In conclusion, humans are made to fit into groups and not think logically or to pursue the truth as best as they are able. We were genetically designed by nature to adopt ideologies to fit into groups because humans most effectively survive in groups.* But as an admirer of the Scientific Revolution and the Scottish Enlightenment, I would like humanity to consciously try to be more logical and less tribal. We should struggle against our nature towards the better angels of reason. A shame it doesn’t come naturally.

*E.O. Wilson refers to humans as a super-organism and that the survival of the group is prioritized over the survival of the individual.

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  1. Susan Quinn Member
    Susan Quinn
    @SusanQuinn

    Rashida Tlaib’s own religion permits her to lie to protect the faith. It’s called taqqiya, and I’ve read people who say that the definitions of it are usually too broad. I think the broadness is just what Islamists appreciate. Good post, Henry.

    • #1
  2. kedavis Coolidge
    kedavis
    @kedavis

    Henry Castaigne: However, he has in a recent podcast with Dave Rubin he started to think about a third option beyond stupid or liar. He mentioned that Rashida Tlaib was calling for boycotts or U.N. sanctions or something against Israel because of the attack at the Gazan hospital. This was days after multiple confirmations by various sources that the hospital was exploded by a failed rocket attack by Hamas. Adam said something like, she has a phone like the rest of us, ‘why didn’t she look anything up?’ he asked.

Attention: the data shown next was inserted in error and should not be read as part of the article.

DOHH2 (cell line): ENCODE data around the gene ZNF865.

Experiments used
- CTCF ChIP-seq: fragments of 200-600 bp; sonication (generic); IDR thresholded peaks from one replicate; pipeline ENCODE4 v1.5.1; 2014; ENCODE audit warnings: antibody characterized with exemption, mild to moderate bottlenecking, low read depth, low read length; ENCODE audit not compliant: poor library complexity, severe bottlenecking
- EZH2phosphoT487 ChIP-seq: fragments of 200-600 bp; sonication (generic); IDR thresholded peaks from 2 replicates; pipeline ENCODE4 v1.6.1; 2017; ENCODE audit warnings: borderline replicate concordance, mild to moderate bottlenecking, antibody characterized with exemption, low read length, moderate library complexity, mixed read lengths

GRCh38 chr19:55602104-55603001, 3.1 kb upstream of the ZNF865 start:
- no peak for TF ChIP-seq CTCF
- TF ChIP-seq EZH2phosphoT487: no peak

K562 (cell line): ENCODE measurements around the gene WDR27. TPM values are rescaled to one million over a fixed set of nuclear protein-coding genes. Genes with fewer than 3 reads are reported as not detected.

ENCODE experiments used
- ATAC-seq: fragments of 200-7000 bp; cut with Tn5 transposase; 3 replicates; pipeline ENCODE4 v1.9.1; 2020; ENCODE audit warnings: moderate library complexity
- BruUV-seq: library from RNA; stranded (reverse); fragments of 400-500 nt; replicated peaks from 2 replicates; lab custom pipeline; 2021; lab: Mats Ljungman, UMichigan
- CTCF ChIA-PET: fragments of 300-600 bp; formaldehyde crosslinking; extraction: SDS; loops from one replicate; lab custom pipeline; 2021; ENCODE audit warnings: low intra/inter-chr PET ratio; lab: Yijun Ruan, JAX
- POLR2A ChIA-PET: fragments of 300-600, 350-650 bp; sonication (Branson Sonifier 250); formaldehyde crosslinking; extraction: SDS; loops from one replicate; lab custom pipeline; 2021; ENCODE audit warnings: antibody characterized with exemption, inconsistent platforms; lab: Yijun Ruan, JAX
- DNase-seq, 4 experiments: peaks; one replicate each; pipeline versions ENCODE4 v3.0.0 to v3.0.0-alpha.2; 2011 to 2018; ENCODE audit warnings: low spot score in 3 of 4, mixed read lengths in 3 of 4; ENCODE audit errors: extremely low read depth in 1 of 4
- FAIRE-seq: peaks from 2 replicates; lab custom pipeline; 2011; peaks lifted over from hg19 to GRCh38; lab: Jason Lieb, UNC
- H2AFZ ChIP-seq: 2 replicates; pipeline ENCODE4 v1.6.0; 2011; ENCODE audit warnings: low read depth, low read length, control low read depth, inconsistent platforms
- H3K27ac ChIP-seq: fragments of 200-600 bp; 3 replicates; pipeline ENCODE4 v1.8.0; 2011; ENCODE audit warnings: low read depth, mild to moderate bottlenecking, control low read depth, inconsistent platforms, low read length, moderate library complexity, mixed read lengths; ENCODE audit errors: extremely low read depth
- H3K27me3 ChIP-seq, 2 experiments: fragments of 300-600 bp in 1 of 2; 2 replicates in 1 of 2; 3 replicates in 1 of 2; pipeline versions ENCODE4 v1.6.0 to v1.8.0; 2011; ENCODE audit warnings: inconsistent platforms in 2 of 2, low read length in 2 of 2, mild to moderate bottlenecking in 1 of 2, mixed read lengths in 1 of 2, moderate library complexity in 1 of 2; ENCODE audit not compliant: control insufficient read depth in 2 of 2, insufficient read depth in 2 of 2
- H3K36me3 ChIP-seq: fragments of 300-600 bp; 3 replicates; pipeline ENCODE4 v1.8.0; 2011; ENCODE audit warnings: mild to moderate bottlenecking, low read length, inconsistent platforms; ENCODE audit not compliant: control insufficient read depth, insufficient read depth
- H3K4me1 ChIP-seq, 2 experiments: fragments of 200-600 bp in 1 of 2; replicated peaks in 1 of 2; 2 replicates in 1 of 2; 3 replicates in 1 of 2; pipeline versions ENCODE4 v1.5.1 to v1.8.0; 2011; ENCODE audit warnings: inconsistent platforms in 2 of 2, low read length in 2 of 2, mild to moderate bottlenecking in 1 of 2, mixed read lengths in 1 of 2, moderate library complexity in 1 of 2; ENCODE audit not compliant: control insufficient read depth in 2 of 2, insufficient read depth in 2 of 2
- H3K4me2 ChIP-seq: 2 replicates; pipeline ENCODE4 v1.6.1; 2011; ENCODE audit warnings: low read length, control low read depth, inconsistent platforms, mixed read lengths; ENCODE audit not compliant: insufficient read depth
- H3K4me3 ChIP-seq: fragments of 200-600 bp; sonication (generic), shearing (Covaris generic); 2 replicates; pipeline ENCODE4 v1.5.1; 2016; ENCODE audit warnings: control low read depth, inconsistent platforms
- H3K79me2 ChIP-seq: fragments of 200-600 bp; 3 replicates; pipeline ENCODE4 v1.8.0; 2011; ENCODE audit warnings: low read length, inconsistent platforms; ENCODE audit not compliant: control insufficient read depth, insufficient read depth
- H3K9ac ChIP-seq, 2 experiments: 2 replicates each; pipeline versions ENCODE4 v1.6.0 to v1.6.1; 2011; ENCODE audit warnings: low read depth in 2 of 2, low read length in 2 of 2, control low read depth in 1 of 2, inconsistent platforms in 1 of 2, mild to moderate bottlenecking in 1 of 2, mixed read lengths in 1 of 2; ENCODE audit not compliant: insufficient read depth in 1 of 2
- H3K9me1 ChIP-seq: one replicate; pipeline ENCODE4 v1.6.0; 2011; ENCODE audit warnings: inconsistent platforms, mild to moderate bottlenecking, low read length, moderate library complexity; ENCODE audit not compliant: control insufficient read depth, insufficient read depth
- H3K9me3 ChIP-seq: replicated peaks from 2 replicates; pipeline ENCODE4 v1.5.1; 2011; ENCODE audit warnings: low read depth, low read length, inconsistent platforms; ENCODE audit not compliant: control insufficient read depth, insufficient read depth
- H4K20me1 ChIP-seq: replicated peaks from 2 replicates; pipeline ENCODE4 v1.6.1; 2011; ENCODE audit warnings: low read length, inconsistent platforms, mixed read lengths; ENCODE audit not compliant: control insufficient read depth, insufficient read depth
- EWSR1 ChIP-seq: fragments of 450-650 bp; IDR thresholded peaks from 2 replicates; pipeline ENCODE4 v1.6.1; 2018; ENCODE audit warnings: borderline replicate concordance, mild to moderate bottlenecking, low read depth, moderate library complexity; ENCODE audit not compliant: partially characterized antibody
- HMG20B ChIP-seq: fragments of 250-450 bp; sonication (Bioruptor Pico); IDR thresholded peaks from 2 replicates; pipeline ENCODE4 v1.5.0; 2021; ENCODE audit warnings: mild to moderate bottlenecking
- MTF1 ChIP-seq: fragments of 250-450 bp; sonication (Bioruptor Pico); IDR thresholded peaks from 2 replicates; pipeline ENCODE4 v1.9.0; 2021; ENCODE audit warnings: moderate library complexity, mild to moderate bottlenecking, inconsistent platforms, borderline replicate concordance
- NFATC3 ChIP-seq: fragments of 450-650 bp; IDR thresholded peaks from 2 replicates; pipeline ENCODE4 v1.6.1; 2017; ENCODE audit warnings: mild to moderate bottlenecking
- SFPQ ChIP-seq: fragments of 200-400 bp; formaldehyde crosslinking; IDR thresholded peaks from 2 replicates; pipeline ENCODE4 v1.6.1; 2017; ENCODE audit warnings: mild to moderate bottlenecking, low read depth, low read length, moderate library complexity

She probably does look things up, no doubt she has the Al-Jazeera app on her phone.

    • #2
  3. BDB Inactive
    BDB
    @BDB

    A couple of points:

    You have some serous logical leaps at least one of which is a non sequitur.  Your own assumption about our friend Sam vs the non-Samites underlies your conclusion about Samites who are not Sam, so there’s also potentially a begged question.

    E.O. Wilson is done hard by your one-liner.  I’ll check to see if that’s his take, but if it is, he’s speaking in an extended sense, not the hymenopteran sense.  He would have been speaking largely as analogy, with a touch of evo-bio on the behavioral side.

    More on this later. I’ve so far just power-skimmed.


    I find it useful to ascribe human failure to one of three driving categories: evil, stupid, and weak.  Walk around the office one day and test-fit those onto the usual suspects, or onto the suspects in a particular widespread failure.  I find it illuminating.

    Regarding speech and Carolla’s categories, “stupid” is easy to map into my categories, “liar” is difficult, and conformist sap (which seems to be the third category, especially as a form of moral laziness) maps pretty easily to “weak”.  So this would map the “liar” types into evil, provided you mean willful, greed-based lies.  The difficulty with assigning lies this way is that it’s fairly easy to imagine lying out of weakness, and it typically fails, so we might call it stupid as well.  but if we assign lies to evil (or restrict the sort of lies we are talking about, or carefully prune the motives), game on!

    • #3
  4. BDB Inactive
    BDB
    @BDB